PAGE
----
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Will Small 48-Volt Lithium-Ion Battery Boost Start-Stop In U.S. Cars?


Johnson Controls 48-volt lithium-ion micro-hybrid battery

Johnson Controls 48-volt lithium-ion micro-hybrid battery

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Better batteries help make cars greener--and not all of them are large lithium-ion packs for plug-in vehicles.

Johnson Controls, the world's largest maker of lead-acid 12-Volt starter batteries, thinks small batteries can have a big impact on fuel efficiency too.

The company has developed a compact battery pack that's no larger than a shoebox, the Detroit News reports.

It's intended for use in "micro-hybrids", which are essentially cars equipped with engine-start stop systems.

Johnson Controls uses the term more broadly, to describe vehicles with some amount of powertrain electrification that cannot drive on electric power alone. The small battery pack is tailor-made for these types of vehicles.

The system consists of a 48-volt lithium-ion battery pack and a low-voltage lead-acid battery designed to work with regenerative braking and to support higher power loads.

2013 Ram 1500 - engine start-stop system

2013 Ram 1500 - engine start-stop system

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Johnson Controls says adding a micro-hybrid system can improve average fuel economy by 15 percent over a comparable vehicle without start-stop.

The company also says its smaller pack will be relatively cheap--less than $1,000 per vehicle--which will make it more attractive to car makers. Its small size makes it easy to build into a wide range of vehicles with minimal design change.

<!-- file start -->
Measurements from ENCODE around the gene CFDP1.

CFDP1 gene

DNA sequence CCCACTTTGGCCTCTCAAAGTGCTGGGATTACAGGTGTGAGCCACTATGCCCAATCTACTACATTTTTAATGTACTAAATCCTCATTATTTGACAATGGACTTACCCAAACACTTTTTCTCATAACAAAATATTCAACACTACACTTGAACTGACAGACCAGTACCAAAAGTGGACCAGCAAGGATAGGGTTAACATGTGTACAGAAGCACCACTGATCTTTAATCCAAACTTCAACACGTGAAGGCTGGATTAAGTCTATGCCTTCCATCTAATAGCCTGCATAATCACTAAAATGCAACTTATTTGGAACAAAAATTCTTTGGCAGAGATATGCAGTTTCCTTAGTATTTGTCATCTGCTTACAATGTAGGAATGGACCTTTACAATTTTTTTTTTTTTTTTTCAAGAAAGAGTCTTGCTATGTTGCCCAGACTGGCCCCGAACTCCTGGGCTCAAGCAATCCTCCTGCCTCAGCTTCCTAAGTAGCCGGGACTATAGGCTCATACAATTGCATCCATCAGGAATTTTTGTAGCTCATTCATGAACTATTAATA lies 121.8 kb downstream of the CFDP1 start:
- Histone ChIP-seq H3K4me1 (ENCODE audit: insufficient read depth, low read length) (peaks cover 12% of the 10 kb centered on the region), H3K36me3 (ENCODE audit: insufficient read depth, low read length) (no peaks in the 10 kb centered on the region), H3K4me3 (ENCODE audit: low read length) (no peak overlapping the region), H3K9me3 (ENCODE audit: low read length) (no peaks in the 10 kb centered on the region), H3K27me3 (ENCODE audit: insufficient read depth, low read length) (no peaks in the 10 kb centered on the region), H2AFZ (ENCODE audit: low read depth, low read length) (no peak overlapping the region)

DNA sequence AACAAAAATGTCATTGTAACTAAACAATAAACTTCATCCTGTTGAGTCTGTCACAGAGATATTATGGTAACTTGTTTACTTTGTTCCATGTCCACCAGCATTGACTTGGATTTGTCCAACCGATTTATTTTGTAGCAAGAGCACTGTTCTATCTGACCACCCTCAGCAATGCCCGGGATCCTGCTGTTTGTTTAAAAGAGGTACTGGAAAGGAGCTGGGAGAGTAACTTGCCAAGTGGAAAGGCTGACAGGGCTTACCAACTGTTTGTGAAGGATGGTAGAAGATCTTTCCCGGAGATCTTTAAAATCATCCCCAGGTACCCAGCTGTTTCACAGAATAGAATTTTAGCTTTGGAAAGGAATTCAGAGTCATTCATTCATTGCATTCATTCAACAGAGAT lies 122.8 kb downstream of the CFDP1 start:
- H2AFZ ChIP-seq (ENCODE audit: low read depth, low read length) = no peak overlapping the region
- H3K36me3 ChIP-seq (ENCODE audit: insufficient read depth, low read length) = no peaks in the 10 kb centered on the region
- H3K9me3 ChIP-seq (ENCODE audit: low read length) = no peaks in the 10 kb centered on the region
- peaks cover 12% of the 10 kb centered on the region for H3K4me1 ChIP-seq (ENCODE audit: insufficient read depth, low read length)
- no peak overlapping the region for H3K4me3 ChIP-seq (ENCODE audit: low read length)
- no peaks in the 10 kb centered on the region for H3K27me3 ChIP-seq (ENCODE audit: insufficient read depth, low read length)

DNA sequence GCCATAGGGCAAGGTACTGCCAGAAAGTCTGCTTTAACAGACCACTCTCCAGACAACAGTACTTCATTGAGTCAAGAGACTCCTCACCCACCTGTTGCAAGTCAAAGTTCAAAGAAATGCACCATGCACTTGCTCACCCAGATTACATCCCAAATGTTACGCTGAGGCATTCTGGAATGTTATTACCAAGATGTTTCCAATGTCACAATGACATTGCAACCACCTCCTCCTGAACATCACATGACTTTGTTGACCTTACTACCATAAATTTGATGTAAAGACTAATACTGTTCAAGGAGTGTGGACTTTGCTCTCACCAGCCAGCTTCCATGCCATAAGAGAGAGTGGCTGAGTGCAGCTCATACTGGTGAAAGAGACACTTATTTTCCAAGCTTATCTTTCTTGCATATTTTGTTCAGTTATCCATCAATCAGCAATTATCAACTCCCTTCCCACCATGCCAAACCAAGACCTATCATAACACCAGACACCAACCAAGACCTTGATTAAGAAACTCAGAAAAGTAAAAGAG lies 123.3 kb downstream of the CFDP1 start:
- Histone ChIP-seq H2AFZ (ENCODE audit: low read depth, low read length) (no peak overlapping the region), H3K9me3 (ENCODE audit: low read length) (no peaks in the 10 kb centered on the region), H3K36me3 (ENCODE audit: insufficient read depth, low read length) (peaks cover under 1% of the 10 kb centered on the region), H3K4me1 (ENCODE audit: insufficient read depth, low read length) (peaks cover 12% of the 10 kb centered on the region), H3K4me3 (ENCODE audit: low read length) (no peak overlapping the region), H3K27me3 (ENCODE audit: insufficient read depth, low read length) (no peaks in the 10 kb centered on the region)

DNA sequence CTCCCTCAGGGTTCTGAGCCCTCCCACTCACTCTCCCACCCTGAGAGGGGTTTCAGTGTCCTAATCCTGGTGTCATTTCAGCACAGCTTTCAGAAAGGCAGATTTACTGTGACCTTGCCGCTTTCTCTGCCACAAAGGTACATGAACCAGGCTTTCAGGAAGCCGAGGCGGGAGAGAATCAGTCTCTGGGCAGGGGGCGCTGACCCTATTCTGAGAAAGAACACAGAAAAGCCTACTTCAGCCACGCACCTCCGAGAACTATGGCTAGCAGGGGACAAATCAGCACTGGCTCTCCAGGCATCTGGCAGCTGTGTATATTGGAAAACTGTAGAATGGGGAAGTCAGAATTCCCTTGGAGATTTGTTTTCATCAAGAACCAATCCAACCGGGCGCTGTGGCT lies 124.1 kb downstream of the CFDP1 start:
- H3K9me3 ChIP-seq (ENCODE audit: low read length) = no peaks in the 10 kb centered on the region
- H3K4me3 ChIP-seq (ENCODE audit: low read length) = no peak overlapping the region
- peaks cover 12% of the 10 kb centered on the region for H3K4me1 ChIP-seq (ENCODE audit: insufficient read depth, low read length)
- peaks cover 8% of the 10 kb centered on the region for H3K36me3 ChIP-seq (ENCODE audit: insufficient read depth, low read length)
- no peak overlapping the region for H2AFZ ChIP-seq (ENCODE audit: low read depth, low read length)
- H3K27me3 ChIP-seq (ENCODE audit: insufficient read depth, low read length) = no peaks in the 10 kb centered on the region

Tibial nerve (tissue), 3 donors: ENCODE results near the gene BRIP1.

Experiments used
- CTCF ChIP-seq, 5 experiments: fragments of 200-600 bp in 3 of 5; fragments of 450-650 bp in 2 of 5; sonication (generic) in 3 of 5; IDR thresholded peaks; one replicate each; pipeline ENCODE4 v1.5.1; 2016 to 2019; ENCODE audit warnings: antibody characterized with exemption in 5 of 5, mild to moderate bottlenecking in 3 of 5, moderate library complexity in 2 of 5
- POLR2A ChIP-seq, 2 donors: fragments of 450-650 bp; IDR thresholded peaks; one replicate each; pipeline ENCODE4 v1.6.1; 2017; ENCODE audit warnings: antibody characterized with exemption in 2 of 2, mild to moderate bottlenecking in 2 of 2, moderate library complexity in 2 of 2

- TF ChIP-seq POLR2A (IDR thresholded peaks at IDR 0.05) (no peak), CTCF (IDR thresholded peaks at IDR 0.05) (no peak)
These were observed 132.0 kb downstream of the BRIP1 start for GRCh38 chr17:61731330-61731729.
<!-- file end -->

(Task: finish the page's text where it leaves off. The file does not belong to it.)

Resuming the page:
Carmakers will need all the help they can get to help their combustion-engined vehicles meet increasingly stricter Corporate Average Fuel Economy (CAFE) targets from now through 2025.

There's a catch, though: The smaller lithium-ion battery packs only have an expected life of four years, against 10 years for the full-size lithium-ion packs used in hybrids and plug-in cars.

Replacing the small lithium-ion pack shouldn't be more difficult than replacing a normal 12-volt starter battery, Johnson Controls says, but will probably be more expensive.

Whether micro-hybrids take off or not, less-expensive start-stop systems are already proving their worth.

The 2014 Chevrolet Malibu features a stop-start system with two 12-Volt batteries, which--along with other improvements--allows it to equal the fuel economy of the old Malibu Eco mild hybrid.

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